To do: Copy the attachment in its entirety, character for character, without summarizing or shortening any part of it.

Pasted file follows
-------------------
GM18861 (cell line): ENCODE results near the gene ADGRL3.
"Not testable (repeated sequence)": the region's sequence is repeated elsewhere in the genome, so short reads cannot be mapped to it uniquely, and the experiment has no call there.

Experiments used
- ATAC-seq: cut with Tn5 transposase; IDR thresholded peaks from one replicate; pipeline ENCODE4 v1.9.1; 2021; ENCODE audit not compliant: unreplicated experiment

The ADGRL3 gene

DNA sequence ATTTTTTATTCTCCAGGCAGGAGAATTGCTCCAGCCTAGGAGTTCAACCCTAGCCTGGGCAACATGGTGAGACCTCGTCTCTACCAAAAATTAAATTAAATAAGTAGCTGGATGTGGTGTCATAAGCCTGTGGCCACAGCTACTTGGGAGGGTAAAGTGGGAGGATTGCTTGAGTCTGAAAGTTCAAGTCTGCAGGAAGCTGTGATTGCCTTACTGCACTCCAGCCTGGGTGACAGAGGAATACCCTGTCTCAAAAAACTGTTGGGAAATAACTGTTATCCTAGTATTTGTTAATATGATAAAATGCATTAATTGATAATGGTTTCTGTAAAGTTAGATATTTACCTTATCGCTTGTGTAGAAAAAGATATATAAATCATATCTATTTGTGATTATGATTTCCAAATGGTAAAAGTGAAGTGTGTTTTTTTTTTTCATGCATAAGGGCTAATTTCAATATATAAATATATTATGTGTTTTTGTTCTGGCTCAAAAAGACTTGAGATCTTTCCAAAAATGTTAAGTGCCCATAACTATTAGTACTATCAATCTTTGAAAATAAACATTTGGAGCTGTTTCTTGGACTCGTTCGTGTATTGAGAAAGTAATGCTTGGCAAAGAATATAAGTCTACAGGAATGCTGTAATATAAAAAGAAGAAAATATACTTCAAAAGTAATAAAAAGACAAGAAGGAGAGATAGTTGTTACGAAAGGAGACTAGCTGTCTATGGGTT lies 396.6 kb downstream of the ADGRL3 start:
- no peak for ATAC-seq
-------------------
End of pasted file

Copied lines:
GM18861 (cell line): ENCODE results near the gene ADGRL3.
"Not testable (repeated sequence)": the region's sequence is repeated elsewhere in the genome, so short reads cannot be mapped to it uniquely, and the experiment has no call there.

Experiments used
- ATAC-seq: cut with Tn5 transposase; IDR thresholded peaks from one replicate; pipeline ENCODE4 v1.9.1; 2021; ENCODE audit not compliant: unreplicated experiment

The ADGRL3 gene

DNA sequence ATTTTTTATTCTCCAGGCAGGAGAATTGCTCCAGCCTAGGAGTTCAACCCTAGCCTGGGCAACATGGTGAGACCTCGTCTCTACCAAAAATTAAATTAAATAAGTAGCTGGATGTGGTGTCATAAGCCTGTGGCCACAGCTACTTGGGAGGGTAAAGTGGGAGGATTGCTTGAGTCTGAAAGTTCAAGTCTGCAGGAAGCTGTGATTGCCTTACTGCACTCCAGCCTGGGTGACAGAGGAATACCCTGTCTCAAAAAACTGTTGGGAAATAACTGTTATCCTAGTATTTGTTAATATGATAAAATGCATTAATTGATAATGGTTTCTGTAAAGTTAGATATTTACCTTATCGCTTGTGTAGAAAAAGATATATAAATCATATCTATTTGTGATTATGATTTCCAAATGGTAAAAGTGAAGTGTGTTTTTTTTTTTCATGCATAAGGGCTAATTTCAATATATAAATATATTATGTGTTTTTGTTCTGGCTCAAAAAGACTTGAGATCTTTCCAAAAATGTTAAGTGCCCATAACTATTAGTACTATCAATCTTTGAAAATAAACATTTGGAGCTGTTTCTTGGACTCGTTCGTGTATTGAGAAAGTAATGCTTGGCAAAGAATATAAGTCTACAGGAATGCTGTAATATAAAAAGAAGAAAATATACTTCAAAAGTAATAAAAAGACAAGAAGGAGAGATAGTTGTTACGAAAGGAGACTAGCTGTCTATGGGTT lies 396.6 kb downstream of the ADGRL3 start:
- no peak for ATAC-seq